Apr 20, 2021

Business Networking in the Time of COVID

 Many are finding that the normal in-person networking events, even if permitted, are risky for themselves or their customers. In the service business, there are two “types” of business networking that are critical to business survival, despite the current pandemic:

      •       Networking to find new customers
  • o   Networking to remind friendly contacts and customers that you are still ready to service them.

If you’re looking for new customers, it’s a great time to sharpen your social media skills and open yourself up to new possibilities. Consider a tool like LinkedIn Sales Navigator, which gives great access to lead lists that fit the profile of customers you are already serving . You can also use blogs and social media content (combined with options like Facebook’s Boost  to help get fresh eyes on your business content and ideas. Both of these can provide great intros to new contacts. Further, careful audience selection will allow you to titrate your ad investment to the preferred customer location and profile.

“With all the new electronic (touchless) lead generation, I remind people not to forget the older techniques. Postcards to a tested list, and joint venture outreach with trusted professionals serving the same market can be highly successful,” says Service for Profit’s Tom Pencek.

But what about reaching out to friendly contacts? Well, it turns out that it’s easier than ever to do that while staying home – especially if you have the contact info of the people you’re trying to reach. In this case, it is all about choosing a method of contact that is most convenient for your audience.

I’m a big believer in periodic emails that are tailored for your target audience. I recommend MailChimp for this, as it is free for smaller lists (<2000 names). Podcasting is becoming more accepted as an outreach method for some customers as well. Walking with earphones and listening to recorded content seems to be common these days in Silicon Valley. Google has stepped up to create an educational series on Podcasting, and provides new podcasters training on how to get into this outreach method .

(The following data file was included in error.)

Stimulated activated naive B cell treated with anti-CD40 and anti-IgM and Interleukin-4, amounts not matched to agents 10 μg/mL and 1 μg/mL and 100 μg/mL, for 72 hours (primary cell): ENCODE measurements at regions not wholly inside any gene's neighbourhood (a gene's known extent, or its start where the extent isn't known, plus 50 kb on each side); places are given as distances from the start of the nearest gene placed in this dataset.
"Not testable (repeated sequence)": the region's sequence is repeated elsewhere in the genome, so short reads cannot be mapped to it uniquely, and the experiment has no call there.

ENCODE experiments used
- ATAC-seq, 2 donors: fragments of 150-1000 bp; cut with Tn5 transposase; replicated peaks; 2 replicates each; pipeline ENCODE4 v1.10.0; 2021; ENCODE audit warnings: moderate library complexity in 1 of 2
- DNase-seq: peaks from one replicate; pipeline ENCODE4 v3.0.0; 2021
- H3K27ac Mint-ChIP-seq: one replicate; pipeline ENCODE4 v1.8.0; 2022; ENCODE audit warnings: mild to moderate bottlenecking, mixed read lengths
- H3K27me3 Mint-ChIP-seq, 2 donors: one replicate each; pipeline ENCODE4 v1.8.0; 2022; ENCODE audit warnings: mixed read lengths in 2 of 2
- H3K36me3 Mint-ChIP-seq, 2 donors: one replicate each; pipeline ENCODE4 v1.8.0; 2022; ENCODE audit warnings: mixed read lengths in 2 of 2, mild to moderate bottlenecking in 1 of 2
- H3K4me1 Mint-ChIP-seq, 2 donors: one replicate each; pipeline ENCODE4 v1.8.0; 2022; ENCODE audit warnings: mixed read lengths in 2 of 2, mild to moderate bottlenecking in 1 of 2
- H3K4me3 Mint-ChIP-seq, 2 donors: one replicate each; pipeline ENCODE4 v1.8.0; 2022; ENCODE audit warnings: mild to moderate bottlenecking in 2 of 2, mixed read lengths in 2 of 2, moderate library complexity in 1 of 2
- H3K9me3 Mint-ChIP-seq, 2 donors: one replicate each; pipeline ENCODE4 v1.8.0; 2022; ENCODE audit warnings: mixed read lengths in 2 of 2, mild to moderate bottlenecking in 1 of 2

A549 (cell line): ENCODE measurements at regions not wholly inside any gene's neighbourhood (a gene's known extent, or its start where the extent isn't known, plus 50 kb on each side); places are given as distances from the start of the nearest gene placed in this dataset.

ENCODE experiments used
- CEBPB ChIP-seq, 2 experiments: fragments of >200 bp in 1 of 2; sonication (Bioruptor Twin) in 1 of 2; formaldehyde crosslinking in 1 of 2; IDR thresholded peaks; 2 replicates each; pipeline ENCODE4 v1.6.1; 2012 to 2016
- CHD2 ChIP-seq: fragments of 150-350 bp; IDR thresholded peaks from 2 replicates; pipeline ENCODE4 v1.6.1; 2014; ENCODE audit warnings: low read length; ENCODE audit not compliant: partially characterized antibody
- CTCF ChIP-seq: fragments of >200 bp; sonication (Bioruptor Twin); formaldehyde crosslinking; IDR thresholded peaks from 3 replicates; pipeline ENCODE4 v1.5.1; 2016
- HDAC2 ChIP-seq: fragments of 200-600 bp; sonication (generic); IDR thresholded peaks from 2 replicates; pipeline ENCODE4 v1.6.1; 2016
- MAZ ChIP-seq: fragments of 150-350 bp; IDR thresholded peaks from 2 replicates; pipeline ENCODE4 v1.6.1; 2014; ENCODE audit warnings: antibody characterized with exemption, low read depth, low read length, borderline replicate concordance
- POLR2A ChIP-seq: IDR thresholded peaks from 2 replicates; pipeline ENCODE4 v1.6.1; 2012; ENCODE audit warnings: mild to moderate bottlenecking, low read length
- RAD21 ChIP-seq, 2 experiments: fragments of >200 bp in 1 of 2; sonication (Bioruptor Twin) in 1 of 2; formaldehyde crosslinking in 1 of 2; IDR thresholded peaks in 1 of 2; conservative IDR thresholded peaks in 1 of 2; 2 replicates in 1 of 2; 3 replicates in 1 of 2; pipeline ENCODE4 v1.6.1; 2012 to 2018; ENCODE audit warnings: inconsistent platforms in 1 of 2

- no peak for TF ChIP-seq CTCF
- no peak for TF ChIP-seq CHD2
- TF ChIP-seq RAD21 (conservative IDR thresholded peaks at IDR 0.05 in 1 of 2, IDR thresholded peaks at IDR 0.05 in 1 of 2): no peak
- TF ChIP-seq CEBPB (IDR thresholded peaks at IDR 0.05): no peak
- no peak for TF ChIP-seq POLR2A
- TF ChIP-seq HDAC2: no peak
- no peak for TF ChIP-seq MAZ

Bottom line, some contacts prefer a light touch. It’s a good idea to make an initial contact and ask permission before routinely sending them an ongoing series of emails or other content. Once that’s done, you can use anything in your newly expanded toolkit to effectively market your services and connect with customers.

Apr 8, 2021

Making a Daily Plan – Is It Worth It?

It’s easy to get distracted when working from home. Aside from calendared meetings that are difficult to change, requests from housemates, doorbells that demand answering, and the endless emails and texts that arrive all clamor for your attention, time, and a fraction of your working day. So how do you stay on course? Consider a daily work plan.

Many years ago, I had occasion to see a video by productivity legend Steven Covey.  In it he demonstrated conclusively why only by planning your work can you ensure that the most important or complex tasks and deliverables are completed on time.

I’ve always advised people to create their daily plan the day before, usually before shutting down for the day. Adding breaks, and plenty of time for what Covey calls, “the big rocks” (your top priorities for the day) helps to clear the decks and avoid missed deadlines. Alternatively, some people like to set aside 10 minutes first thing in the morning to plan – if they can ignore the phone long enough to get it done.

When planning, even when forced to work away from the office, it’s important to use a modality that is comfortable and consistent with your preferred working style. For example, some of us like to use traditional paper planners (like Franklin Planner) or simple lists, while others prefer electronic tools. It’s possible to use Outlook as a planning tool with readily available software overlays, or you could choose to use a more comprehensive planning tool that encompasses not only work activities, but the activities of daily life .

Whichever solution works best for you, be sure to be on the lookout for those “time wasters” that can wreck any plan. I have found the “start time delay” to be the biggest problem for me personally. There is always something to deal with before starting the workday, and frequently it leads to another task that just “must” get cleared. Excessive travel between appointments can also run out the clock, although with the growth of Zoom and Skype meetings, this time waster is less common.  

Finally, don’t overschedule. Allow for downtime during the day, a reasonable gap between meetings, and a heavy “think” session. Increase the number of scheduled tasks and meetings to your daily plan only after you’ve had success with a less aggressive schedule.

By following these simple steps, you will get increasingly adept at meeting daily objectives and higher lever goals.